In this context, the objective of this work was to evaluate the formation of biofilms, hydrophobicity, the presence of virulence genes, and genes for the production of extended spectrum β-lactamase. Also, it will be evaluated the susceptibility to antimicrobials, identification of extended spectrum β-lactamase, and phylogenetic classification of microorganisms isolated from both the hospital and the community. Knowledge of these data is essential for more in-depth knowledge of the epidemiological profile of E. coli urinary tract infections as they provide an epidemiological tool that could help to plan and implement measures of infection prevention and control. In addition, the results will provide information on the health status of a population, contribute to disease management in a region, and be crucial in guiding the empirical treatment of UTIs.
Materials And Methods
Samples Of Escherichia coli
In the present study, a total of 100 Escherichia coli samples isolated from urine in the Hospitalar Clinical Analysis Laboratory and 100 Escherichia coli samples isolated from urine and provided by the Community Clinical Analysis Laboratory from period of august 2017 to September 2018 were used. The collected samples were inoculated into Brain Heart Infusion (BHI) broth 37°C/24h, then supplemented with glycerol and stored at −80°C until the moment of use.
Evaluation Of Biofilm Formation
The isolates were cultured in BHI broth at 37 ° C for 24 hrs. The cultures were adjusted by spectrophotometry at 600 nm to the value 0.1. Aliquots of 20 μL of the cell suspension from each isolate were added to 200 μL of BHI broth present in the wells of 96-well microtiter plates, and then incubated at 37°C/24h. The plates were subsequently washed three times with 0.9% (w/v) saline to remove the unadhered cells. The adhered cells were stained with 200 μl of 0.1% (w/v) crystal violet for 5 mins. The dye was removed, the microplate washed again three times and, after drying for 30 mins in an oven, the dye solubilization was performed with alcohol/acetone solution (80:20). The optical densities of the solution were read at a wavelength of 600 nm. The value found is representative for the bacterial cell adhesion.8,27 Negative controls were performed with BHI alone, omitting bacteria. The mean optical density (OD) of the negative control (DOc) was used as the cut-off point. The isolates were classified as: DO ≤ DOc Non-adherent; DOc< DO ≤ 2x DOc Weak adherent; 2x DOc< DO ≤ 4x DOc Moderate adherent; 4x DOc< DO Strong adherent.
Determination Of Cellular Hydrophobicity
The hydrophobicity of the bacterial cell surface was evaluated by the measurement of MATS (microbial adhesion to solvents) as described.28,29 E. coli cultures were adjusted to OD 600nm of 1.0 in 0.9% saline (A1). A 0.4 mL volume of xylene was added to 3.6 mL of bacterial suspension. Stirring was performed for 1 min in a vortex and then the tubes were conditioned at room temperature for 20min. The hydrocarbon and aqueous phases of the mixtures were allowed to separate and the optical density of aqueous phase was measured spectrophotometrically at 600 nm (A2). The percentage of cell adhesion to hydrocarbons was calculated upon the following formula: A (%) = [(A1–A2)/A1] × 100%. The degree of a strain’s hydrophobicity was assigned as strongly hydrophobic, moderately hydrophobic and hydrophilic within percentage adhesion values equal >50%, 20–50% and <20% respectively. The results obtained were based on the average of three experiments.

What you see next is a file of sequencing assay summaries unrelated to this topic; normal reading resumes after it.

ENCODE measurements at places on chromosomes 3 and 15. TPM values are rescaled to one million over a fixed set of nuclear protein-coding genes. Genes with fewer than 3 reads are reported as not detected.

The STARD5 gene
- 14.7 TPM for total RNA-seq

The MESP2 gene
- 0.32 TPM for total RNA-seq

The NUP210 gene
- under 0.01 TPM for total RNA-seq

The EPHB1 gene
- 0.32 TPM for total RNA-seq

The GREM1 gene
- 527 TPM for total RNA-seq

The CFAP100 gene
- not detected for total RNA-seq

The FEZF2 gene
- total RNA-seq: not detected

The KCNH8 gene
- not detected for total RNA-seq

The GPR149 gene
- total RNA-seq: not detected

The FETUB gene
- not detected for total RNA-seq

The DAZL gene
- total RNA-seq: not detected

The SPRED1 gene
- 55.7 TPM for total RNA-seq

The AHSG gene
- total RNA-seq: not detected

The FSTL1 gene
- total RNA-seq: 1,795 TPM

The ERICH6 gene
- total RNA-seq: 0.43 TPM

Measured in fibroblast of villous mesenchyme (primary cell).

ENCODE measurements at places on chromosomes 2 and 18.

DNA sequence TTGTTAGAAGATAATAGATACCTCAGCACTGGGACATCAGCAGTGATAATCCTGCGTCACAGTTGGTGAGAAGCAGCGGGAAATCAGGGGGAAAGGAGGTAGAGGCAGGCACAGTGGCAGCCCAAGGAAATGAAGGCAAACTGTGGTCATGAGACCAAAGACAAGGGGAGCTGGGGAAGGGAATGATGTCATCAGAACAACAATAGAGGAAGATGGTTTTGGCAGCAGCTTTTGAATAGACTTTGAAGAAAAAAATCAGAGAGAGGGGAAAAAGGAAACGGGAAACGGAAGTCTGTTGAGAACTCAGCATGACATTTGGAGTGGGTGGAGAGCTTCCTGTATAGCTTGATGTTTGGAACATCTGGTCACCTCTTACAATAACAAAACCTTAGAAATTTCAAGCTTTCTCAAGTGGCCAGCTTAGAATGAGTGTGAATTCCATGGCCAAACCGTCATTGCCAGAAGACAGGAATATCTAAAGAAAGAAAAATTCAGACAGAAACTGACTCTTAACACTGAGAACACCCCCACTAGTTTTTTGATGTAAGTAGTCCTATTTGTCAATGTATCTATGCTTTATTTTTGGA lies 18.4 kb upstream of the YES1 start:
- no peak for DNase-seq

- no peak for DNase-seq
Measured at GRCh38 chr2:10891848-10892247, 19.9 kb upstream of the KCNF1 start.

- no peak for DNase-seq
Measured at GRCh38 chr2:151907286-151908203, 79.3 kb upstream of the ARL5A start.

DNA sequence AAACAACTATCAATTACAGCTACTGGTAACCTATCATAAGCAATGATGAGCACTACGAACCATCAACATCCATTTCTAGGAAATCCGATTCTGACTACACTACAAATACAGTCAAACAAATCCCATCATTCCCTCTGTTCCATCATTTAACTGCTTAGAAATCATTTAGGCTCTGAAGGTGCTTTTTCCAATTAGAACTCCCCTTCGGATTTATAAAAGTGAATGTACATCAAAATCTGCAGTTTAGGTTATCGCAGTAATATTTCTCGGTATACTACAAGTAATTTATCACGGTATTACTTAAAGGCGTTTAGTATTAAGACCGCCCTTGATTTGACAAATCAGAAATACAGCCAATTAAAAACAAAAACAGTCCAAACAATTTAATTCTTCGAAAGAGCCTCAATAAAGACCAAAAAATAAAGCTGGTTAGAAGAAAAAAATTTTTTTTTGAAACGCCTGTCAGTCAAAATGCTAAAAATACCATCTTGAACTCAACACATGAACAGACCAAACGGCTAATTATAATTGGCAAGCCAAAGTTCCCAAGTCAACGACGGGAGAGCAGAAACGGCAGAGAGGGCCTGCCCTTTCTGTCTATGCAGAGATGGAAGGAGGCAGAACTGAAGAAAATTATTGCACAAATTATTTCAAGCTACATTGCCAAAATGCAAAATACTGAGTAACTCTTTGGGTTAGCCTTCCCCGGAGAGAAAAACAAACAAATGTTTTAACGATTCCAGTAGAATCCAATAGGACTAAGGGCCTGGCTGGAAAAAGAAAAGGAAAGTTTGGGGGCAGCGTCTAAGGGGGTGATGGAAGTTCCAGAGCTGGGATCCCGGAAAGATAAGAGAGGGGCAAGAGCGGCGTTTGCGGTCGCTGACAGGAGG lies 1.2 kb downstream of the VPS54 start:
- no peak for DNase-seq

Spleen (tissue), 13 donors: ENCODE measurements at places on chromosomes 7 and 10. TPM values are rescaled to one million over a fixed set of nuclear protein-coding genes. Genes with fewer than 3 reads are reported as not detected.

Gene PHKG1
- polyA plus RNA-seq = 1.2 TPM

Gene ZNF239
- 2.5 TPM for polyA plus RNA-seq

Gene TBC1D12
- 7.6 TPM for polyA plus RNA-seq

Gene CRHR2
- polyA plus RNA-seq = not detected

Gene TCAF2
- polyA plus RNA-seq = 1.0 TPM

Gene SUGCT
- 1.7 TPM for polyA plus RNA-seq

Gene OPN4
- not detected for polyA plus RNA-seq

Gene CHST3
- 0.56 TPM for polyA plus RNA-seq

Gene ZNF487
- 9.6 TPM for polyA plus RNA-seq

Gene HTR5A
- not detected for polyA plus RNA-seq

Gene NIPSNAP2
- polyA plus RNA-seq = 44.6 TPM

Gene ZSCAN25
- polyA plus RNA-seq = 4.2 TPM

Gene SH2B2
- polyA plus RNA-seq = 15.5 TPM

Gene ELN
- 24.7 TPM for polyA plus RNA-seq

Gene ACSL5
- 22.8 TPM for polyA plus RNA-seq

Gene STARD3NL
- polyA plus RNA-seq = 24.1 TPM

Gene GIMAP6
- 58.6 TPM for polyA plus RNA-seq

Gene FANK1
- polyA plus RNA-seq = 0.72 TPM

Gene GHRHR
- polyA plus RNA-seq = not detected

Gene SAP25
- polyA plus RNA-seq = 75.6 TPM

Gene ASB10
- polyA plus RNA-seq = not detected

Antimicrobial Disc-Diffusion Technique In Agar
The antimicrobial susceptibility test was performed using the agar diffusion technique, as recommended by the Clinical Laboratory Standards Institute-CLSI.30 For inoculation, bacterial cultures in BHI broth were used, previously incubated for 4 to 6 hrs and adjusted to the turbidity of a 0.5 McFarland standard.
After adjustment for the inoculum density, the sowing was performed using a sterile swab on the surface of Mueller Hinton Agar, and then the disks impregnated with the antimicrobials were applied. The plates were incubated at 35°C for 24 hrs. The activity of the antimicrobial was evaluated by the diameter of the inhibition halo and then interpreted based on the norms established by the CLSI.30
The antimicrobials evaluated for E. coli isolates were: ampicillin 10 μg (AMP), cephalothin 30 μg (CFL), cefotaxime 30 μg (CTX), gentamicin 10 μg (GEN), sulfamethoxazole/trimethoprim 1.25/23.75 μg (SUT), ciprofloxacin 5 μg (CIP), and ceftazidime 30 μg (CAZ).30,31
The index of multiple antimicrobial resistance (MAR index) was calculated from the number of antimicrobials to which the isolate was resistant over the total number tested, multiplying the final value by 100 to obtain the results in percentages.32
Detection Of Extended-Spectrum Beta-Lactamase Production (ESBL)
The isolates which presented reduced inhibition halos for extended-spectrum β-lactamase (ceftazidime [CAZ] ≤ 22 mm, aztreonam ≤ 27 mm, cefotaxime [CTX] ≤ 27 mm; ceftriaxone ≤ 25 mm, cefpodoxime ≤ 17 mm) were selected to confirm the presence of ESBL. Confirmation was performed with discs of ceftazidime (CAZ) 30 μg, ceftazidime + clavulanic acid (CCAZ) 30 μg/10 μg, cefotaxime CTX 30 μg, and cefotaxime + clavulanic acid (CCTX) 30 μg/10 μg. The formation of an irregular area of inhibition (ghost zone) is indicative of a positive result for ESBL production.30,33 E. coli ATCC 25922 was used as a control.
Phylogenetic Classification Of Bacterial Samples